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Predicting weather with a stick

Kasia Bodurka, reporting
November 5, 2011 — It may seem out of the ordinary, but using a stick to predict the weather has been a native tradition for many years. Kasia Bodurka explains.

The weather stick is a native tradition
The weather stick is a native tradition

Sue Ann Bavlnka checks a weather stick outside her window every morning.

“When the stick is pointing up towards the sky, you can expect great weather. It's going to be sunny, it's going to be dry,” she says. “But as the moisture builds in the air, the stick starts to work towards a down position.”

Cat Criger, a Traditional Elder at the University of Toronto - Mississauga Campus, says that the weather stick has been a native tradition for a long time.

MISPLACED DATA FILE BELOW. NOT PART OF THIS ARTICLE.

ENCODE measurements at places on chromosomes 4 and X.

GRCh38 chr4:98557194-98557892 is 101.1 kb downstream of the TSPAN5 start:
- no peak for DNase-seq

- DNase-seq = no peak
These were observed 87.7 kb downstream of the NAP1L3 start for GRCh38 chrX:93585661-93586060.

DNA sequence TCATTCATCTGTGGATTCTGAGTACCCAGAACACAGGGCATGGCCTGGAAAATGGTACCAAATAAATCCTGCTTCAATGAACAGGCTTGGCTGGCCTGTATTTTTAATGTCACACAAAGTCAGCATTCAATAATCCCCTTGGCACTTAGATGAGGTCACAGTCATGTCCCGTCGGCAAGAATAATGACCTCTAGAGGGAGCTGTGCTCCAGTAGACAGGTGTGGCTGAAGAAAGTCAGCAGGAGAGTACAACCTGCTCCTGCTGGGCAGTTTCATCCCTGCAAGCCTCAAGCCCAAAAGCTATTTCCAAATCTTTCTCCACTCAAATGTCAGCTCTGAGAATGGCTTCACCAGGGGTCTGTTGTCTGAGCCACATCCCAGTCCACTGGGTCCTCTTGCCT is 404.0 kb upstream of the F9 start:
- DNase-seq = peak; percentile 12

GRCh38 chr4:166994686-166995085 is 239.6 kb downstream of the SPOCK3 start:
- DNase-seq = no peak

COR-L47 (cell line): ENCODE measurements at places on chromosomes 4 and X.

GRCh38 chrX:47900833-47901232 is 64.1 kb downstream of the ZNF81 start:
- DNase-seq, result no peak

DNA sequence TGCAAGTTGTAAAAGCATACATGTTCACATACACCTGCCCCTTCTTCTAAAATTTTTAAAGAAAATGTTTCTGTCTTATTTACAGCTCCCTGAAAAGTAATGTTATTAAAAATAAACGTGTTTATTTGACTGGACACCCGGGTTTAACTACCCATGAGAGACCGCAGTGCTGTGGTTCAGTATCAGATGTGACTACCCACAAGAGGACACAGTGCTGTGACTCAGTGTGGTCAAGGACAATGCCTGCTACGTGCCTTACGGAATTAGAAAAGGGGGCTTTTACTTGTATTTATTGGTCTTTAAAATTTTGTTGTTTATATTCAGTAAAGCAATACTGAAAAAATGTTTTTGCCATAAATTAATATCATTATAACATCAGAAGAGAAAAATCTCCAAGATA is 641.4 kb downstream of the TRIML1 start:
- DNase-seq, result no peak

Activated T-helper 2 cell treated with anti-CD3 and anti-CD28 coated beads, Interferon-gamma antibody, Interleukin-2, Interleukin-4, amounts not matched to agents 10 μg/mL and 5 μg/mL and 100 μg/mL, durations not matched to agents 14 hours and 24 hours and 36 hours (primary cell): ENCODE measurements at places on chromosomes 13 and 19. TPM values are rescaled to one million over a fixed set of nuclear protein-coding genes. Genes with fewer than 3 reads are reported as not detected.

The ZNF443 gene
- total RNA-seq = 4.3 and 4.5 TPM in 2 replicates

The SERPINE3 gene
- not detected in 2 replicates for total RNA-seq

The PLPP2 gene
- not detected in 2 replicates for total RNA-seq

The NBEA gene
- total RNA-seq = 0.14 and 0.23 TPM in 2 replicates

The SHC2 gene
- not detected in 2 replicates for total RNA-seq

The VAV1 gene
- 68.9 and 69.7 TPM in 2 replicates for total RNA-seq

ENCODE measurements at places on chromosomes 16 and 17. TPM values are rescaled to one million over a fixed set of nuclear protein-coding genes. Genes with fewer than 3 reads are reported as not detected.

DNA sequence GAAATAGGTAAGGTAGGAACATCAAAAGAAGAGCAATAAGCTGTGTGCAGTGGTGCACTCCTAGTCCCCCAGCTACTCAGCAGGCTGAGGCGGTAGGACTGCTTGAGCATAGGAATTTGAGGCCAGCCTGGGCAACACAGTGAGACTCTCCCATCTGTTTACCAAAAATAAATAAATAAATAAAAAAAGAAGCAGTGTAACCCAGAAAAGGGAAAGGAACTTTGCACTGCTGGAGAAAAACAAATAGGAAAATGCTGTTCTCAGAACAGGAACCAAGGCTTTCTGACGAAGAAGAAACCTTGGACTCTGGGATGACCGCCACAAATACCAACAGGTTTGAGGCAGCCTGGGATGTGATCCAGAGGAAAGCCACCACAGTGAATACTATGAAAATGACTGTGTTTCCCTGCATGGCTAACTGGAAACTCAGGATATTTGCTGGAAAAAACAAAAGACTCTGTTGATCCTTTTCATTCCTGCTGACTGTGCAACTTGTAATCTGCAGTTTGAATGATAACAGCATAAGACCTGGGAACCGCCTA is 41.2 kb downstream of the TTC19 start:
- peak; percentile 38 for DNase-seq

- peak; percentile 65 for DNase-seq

“The weather stick is, if I can use the term, a native invention that originated with the Abenaki people down south of the border near Vermont. And it's been with our people for as long as I know or I can find out or as far as we can research it. it's simply part of a balsam or a fir tree.”

But how does a weather stick actually work?

“The key to it seems to be changes in relative humidity that affects the branch in different ways on different sides of the branch,” says Bryn Jones, a meteorologist at The Weather Network.

“What happens when there's a change in humidity is that the one side of the branch will respond more than the other in terms of the cells either absorbing humidity as it's increasing or expelling humidity as the air's getting drier. And that causes the stick to bend.”

The weather stick is a useful tool to gauge what the weather will be like. But if you want to know the temperature, or the forecast for the next few days, you can check your local forecast.

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